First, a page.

Nanjing Night Net

Smith calls on NRL to halt the exodus of star players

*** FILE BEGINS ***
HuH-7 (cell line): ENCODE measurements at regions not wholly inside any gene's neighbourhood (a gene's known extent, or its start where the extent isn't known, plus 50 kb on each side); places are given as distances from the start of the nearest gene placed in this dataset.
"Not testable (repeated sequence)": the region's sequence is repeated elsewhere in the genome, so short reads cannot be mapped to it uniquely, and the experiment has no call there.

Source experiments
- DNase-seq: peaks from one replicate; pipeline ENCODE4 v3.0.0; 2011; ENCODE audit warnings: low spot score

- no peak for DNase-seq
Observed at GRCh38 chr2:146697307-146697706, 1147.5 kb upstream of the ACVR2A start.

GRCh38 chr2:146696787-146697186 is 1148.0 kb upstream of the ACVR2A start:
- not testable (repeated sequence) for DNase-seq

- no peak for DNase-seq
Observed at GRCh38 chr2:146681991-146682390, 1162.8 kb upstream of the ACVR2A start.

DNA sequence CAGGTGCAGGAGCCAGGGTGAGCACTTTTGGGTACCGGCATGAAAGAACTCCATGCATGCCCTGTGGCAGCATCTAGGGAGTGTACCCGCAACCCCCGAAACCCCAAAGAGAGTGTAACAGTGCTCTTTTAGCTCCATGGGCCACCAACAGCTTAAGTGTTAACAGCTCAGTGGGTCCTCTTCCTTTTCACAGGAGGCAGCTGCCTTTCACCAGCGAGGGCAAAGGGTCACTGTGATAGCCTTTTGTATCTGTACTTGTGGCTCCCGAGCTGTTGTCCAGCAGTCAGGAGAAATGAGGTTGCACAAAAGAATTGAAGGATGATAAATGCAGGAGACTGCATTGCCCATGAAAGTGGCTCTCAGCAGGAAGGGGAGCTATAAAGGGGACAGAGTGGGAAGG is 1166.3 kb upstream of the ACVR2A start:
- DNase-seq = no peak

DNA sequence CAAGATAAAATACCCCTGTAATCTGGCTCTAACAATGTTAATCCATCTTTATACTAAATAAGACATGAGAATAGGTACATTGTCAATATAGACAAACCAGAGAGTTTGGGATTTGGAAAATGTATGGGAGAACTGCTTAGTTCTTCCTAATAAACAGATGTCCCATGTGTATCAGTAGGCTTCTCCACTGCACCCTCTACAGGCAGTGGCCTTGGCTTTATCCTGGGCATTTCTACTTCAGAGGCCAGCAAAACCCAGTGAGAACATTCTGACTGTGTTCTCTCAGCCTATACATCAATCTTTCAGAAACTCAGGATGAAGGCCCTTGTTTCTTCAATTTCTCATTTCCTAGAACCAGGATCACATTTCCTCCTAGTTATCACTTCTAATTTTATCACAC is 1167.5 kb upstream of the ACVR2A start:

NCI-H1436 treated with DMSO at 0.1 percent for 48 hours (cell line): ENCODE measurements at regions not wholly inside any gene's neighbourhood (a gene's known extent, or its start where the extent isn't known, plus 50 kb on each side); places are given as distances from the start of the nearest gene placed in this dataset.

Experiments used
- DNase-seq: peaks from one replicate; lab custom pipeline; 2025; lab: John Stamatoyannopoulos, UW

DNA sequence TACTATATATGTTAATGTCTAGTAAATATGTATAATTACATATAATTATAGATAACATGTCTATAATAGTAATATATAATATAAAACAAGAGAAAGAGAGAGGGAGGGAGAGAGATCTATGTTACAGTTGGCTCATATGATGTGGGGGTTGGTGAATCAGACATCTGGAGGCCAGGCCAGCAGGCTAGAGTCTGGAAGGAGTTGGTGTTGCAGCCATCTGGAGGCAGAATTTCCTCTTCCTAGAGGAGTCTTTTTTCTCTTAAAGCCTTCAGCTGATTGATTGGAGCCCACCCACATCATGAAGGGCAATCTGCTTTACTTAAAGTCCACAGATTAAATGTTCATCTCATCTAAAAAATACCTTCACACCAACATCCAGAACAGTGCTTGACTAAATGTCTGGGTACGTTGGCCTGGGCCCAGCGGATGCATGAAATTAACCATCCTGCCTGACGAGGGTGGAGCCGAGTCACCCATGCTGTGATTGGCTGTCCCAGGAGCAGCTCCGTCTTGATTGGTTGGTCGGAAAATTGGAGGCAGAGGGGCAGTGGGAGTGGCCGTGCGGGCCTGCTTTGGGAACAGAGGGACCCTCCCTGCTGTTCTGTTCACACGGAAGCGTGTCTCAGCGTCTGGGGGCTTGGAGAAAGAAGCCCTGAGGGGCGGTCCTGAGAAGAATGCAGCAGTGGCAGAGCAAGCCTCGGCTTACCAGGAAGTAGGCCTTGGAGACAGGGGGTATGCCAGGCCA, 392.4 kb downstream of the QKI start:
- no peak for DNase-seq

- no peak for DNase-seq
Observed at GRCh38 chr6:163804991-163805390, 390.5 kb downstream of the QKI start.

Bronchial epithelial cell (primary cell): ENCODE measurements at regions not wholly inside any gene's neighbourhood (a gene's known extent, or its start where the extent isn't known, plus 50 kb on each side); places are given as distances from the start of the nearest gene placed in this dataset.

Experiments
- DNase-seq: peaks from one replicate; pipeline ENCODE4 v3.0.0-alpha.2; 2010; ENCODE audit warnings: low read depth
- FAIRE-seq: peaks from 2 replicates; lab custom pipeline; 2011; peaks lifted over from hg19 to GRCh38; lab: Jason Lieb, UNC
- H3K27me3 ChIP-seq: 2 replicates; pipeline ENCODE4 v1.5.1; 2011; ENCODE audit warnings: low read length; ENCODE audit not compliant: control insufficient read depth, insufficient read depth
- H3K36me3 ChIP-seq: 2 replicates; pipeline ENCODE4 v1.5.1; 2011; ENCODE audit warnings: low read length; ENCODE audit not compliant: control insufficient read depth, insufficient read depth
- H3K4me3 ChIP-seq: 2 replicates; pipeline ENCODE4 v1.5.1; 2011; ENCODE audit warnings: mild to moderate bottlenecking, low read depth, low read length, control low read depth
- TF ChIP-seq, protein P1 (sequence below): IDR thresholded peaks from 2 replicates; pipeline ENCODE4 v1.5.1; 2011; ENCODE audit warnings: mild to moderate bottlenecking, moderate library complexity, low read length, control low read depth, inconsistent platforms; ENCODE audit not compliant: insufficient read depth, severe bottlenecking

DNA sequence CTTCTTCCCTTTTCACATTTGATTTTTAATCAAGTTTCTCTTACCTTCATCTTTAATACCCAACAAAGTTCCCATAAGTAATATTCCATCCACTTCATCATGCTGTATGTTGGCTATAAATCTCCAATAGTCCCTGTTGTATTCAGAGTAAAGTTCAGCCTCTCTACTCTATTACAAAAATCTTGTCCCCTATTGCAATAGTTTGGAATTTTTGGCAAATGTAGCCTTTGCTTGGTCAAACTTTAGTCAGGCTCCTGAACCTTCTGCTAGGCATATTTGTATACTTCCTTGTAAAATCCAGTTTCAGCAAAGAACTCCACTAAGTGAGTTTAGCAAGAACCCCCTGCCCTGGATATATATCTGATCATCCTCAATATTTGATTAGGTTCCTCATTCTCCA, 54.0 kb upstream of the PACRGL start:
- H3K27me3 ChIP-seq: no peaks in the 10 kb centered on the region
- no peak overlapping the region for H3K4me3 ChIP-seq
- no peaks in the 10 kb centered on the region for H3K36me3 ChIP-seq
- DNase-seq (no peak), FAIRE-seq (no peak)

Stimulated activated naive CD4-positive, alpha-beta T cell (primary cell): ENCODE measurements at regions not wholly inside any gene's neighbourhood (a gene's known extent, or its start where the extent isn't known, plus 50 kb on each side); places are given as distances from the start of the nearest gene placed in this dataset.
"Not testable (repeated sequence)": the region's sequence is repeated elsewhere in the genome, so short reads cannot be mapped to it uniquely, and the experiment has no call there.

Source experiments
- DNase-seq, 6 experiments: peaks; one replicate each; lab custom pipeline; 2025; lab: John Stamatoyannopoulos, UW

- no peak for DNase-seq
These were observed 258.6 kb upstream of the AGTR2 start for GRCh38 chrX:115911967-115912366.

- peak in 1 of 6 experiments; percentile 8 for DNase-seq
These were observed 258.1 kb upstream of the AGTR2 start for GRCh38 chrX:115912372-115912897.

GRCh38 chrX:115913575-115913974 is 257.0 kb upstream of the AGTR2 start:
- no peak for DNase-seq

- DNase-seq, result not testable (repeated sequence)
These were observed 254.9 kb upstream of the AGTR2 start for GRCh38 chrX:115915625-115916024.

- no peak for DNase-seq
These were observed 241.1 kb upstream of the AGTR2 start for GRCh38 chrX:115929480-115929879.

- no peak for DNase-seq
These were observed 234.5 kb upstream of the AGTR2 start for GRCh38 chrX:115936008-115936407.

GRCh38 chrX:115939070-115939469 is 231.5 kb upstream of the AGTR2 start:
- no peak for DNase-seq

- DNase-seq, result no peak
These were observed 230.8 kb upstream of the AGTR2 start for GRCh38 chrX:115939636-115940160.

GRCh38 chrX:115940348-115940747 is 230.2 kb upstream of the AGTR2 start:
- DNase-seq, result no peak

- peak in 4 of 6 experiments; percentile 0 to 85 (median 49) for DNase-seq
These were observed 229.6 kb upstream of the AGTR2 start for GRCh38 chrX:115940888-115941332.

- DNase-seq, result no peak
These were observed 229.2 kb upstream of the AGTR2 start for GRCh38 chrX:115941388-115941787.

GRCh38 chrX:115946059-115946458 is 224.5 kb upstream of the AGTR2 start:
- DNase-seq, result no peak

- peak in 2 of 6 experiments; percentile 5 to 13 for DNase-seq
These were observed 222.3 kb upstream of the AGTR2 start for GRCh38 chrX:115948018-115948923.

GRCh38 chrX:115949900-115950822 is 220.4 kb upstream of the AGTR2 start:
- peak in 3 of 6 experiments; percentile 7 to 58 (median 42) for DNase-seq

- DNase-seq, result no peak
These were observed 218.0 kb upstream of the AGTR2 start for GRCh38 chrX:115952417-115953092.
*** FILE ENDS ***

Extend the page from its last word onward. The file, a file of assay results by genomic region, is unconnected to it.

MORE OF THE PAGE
MELBOURNE STORM skipper Cameron Smith last night declared the NRL must do more to retain its star players as Israel Folau continues to contemplate his future in the code.”I hear people at the top of our game say that young stars will keep coming through but I haven’t seen another Sonny Bill Williams come through since he left. He’s left a massive hole in our game,” an emotional Smith said.”I don’t know what way the NRL need to go about keeping all of our young stars or our older stars in the game, but I think they need to do something. You just can’t let blokes like Israel Folau leave the game – he’s only 22. I don’t know whether it’s increasing rep payments or what it is but I think we need to be working harder to keep those good players. We just can’t keep letting them leave our code to go to other codes or overseas.”You want to play against the best players in the world and I know the fans want to see all the great players play our game as well.”Meanwhile, Cooper Cronk’s week from hell will get a little brighter this afternoon when the halfback is named in the Australian Test team for this Friday’s Anzac test.Star No.7 Johnathan Thurston has been ruled out after leaving the field with a right shoulder injury just 11 minutes into the Cowboys’ loss to the carefree Melbourne Storm at Dairy Farmers Stadium, which packed in a season-high 19,853 fans – most of whom were sympathetic to the Storm.They might not be playing for points but the Storm showed they still have a point to prove, with big hits from Adam Blair and Brett Finch at the seventh and eighth minutes respectively relegating a sorry Thurston to the sheds.Many wondered if the team could replicate last week’s charged flogging of the New Zealand Warriors just three days after learning their season was effectively over; the Storm gave an emphatic yes at the 16th minute when forward Brian Norrie crossed to help the side to a 6-0 lead with Smith’s ensuing conversion. Cronk, Smith, Billy Slater, Finch and Greg Inglis dominated proceedings, at least two having a hand in all four first-half Storm tries to Norrie, Matt Duffie, Inglis and Finch.”The thing we look forward to now is enjoying our weekend and our game, and that was us having fun,” said Smith, who attempted one conversion with his right foot after a horrible night with his left. ”That’s no disrespect to the opposition; having fun is what we want to do. We’ve been told we can’t play for points and that’s a way for us to enjoy the game. Hopefully that will keep bringing the fans to the game.”I think a few of the boys took on board the comments from [Penrith coach] Matt Elliott about revolutionising the game and we’ve had a bit of a chat about the way we want to play our footy – but Globetrotters is probably going a bit far [laughs].”We just want to express our skills on-field whereas when we were playing for points, it was more of a regimented game … Now it’s about [scoring] points and [having] fun.”MELBOURNE 34 (M Duffie B Finch G Inglis J Lima D Nielsen B Norrie A Quinn tries C Smith 3 goals) bt NORTH QUEENSLAND 6 (S Bolton try A Graham goal) at Dairy Farmers Stadium. Referee: Gavin Badger, Gerard Sutton. Crowd: 19,853.